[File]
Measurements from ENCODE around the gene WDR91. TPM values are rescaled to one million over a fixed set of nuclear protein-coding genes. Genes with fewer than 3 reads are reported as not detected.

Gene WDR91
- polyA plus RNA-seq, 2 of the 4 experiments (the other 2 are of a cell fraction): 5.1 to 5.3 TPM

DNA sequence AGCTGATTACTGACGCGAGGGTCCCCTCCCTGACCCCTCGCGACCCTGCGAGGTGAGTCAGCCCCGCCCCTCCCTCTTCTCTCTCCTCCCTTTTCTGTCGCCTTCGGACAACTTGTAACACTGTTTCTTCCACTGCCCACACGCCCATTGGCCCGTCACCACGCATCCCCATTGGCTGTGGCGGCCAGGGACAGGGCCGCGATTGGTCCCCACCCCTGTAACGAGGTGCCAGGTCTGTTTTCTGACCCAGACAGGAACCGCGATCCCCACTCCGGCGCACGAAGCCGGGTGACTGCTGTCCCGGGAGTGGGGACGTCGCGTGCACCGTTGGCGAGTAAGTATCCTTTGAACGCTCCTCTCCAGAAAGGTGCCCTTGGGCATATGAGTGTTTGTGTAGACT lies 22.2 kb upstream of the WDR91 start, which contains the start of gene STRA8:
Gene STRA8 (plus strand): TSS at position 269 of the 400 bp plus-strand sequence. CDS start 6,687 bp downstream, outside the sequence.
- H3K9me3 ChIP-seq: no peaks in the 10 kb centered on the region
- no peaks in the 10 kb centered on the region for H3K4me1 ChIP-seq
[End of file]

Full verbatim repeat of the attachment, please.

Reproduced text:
Measurements from ENCODE around the gene WDR91. TPM values are rescaled to one million over a fixed set of nuclear protein-coding genes. Genes with fewer than 3 reads are reported as not detected.

Gene WDR91
- polyA plus RNA-seq, 2 of the 4 experiments (the other 2 are of a cell fraction): 5.1 to 5.3 TPM

DNA sequence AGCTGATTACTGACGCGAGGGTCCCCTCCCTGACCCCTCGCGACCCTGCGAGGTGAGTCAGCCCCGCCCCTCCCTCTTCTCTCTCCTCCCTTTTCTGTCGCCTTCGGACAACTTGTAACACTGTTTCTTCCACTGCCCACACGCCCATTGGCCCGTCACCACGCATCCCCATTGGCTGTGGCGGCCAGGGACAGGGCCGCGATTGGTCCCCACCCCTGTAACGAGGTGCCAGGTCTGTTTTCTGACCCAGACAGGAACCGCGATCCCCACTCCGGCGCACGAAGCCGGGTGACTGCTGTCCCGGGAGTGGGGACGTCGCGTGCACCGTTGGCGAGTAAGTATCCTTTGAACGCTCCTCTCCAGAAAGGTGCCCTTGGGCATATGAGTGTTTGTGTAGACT lies 22.2 kb upstream of the WDR91 start, which contains the start of gene STRA8:
Gene STRA8 (plus strand): TSS at position 269 of the 400 bp plus-strand sequence. CDS start 6,687 bp downstream, outside the sequence.
- H3K9me3 ChIP-seq: no peaks in the 10 kb centered on the region
- no peaks in the 10 kb centered on the region for H3K4me1 ChIP-seq